Should We Be Surprised?



If we choose to give our heart freely and completely to another person, or to a thing on this planet – if it is given as a free gift without any strings attached – we should not be too surprised if sometimes we do not get something equally as valuable for it in return.

Nor should we be surprised if it is not in the same condition as in which it was when we gave it, if we are fortunate enough to get it back someday.

We might ask ourselves what we did with the heart of another that was given freely to us??

Do we expect too much? Do we expect or demand like for like? Is this always and only a ‘Fair’ world? I don’t think so. Not from what i have seen of it.


Do we not anticipate that there is both good and evil in this world? Joy and pain? Love and hate?

Everywhere we look we see that there are opposing forces at play, from the microcosm to the macrocosm, this is a universal Truth.

Yet we continue unendingly to be surprised when the opposite to what we want from this world happens.


Why is that, i wonder?

The great English author and philosopher C.S. Lewis had some thoughts on giving our heart’s away to another…

“To love at all is to be vulnerable. Love anything, and your heart will certainly be wrung and possibly be broken. If you want to make sure of keeping it intact, you must give your heart to no one, not even to an animal. Wrap it carefully round with hobbies and little luxuries; avoid all entanglements; lock it up safe in a casket or a coffin of your selfishness. But in that casket — safe, dark, motionless, airless — it will change. It will not be broken; it will become unbreakable, impenetrable, irredeemable. The alternative to tragedy, or at least to the risk of tragedy, is damnation. The only place outside of Heaven where you can be perfectly safe from all the dangers and perturbations of love is Hell.”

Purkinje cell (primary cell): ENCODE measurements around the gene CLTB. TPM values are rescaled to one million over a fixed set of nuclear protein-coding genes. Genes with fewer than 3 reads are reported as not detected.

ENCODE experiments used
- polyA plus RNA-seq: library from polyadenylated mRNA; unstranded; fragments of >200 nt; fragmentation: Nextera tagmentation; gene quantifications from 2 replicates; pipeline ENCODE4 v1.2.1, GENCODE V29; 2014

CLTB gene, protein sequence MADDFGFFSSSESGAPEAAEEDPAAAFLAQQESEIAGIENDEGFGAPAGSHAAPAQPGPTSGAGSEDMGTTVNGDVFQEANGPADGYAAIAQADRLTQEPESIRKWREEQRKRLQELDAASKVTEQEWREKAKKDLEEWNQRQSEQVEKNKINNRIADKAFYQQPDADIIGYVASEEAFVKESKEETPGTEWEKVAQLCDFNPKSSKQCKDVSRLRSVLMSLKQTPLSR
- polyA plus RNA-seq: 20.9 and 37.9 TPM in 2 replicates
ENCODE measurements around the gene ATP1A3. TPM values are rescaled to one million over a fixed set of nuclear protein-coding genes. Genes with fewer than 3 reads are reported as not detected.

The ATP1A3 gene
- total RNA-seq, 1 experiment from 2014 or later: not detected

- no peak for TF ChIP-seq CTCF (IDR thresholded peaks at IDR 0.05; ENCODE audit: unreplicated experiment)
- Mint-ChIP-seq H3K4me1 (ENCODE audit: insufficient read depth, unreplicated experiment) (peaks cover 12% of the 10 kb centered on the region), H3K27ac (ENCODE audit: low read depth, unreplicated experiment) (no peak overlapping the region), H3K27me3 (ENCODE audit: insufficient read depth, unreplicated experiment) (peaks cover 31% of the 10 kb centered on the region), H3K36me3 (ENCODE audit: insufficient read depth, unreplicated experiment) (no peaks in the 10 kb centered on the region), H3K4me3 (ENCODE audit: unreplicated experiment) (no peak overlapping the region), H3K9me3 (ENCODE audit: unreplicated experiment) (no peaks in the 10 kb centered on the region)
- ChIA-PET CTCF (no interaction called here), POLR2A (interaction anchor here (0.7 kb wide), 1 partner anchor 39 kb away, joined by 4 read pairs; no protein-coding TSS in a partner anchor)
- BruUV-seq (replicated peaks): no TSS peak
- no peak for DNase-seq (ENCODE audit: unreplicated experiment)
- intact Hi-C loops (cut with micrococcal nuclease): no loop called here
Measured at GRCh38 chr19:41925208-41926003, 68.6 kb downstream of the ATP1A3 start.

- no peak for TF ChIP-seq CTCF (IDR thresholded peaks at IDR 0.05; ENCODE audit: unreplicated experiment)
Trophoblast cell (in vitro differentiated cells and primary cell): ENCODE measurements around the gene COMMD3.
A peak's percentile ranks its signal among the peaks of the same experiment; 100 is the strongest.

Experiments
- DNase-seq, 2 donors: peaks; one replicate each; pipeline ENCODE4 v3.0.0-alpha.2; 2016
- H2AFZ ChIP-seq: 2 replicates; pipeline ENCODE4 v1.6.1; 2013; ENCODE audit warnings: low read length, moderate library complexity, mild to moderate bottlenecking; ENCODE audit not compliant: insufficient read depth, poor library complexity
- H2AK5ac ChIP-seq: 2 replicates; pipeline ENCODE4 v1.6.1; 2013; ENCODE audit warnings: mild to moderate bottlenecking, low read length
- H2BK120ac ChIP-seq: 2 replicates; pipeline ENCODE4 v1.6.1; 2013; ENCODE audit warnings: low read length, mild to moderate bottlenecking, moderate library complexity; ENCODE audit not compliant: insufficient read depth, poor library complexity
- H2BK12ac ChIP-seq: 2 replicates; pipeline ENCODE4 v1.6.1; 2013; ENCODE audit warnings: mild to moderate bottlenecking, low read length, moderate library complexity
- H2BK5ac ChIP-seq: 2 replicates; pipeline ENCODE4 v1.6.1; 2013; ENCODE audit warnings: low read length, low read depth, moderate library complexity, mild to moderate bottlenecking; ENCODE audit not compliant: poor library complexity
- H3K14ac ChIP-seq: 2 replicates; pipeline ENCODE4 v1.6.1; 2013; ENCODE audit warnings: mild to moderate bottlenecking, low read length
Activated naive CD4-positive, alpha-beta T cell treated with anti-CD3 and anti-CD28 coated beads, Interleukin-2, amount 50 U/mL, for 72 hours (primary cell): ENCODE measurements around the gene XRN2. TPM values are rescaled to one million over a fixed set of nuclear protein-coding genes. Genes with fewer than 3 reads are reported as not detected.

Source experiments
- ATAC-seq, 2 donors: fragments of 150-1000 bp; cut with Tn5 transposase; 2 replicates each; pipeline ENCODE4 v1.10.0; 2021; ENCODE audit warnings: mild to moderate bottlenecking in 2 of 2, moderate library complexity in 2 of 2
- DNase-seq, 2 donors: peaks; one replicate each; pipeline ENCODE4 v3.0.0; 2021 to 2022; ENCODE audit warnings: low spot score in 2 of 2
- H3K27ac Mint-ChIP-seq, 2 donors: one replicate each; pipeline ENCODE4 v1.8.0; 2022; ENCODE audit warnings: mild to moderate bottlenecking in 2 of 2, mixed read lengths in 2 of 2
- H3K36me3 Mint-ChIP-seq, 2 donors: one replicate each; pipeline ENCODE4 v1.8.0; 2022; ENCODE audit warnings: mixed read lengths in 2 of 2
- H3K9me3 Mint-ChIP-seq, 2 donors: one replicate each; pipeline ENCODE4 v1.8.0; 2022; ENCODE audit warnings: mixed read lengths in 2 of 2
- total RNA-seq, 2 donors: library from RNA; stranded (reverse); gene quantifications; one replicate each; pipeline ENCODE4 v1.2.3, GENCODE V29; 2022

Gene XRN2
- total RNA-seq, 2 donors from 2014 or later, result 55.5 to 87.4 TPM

The giving of one’s heart to another involves great risk. It can bring great rewards – but there are NO guarantees and there can definitely be unwanted consequences so be sure you are aware of this and give it reasonable consideration.child giving heart to God

Know that there is only, ever and always, One in whom you can fully trust with your heart – the One who gave it to you in the first place. 🙂

If you decide you still have to give it away to another person, do it through Him, as a go-between.  Call it heart insurance, and it is totally free to all.




  1. I think the older you get, the more you understand that what you give is what you give. It isn’t bartering. It’s love and sharing. You DO get it back, but not necessarily in the same coin. I think it’s more “what goes around, comes around.” And not necessarily in any time-centric way, either. You may have already gotten back more than you gave before you gave it.

    Karma is a very strange beast.

    Liked by 1 person

    • Age certainly can bring it’s own kind of wisdom – and acceptance of the way things are. Some people can ‘go the other way’ however’ 😉

      I do tend to agree though that for most of us we get ‘back’ more than we give even if it is largely not the way we’d prefer to have it. 🙂
      Karma does often seem strange and unpredictable – but i do tend to think nowadays that is more down to us being strange and unpredictable even though we believe ourselves to be reasonable and rational.

      I think Karma is simple and logical but not operating in our personal timescales – we’re the complicating factor.

      Liked by 1 person

  2. So true, unfortunately it can take a long time to realise the truth and necessity of this, for many of us.

    Thank you for your kind and considered comments, they are always most welcome here. 🙂

    Liked by 1 person

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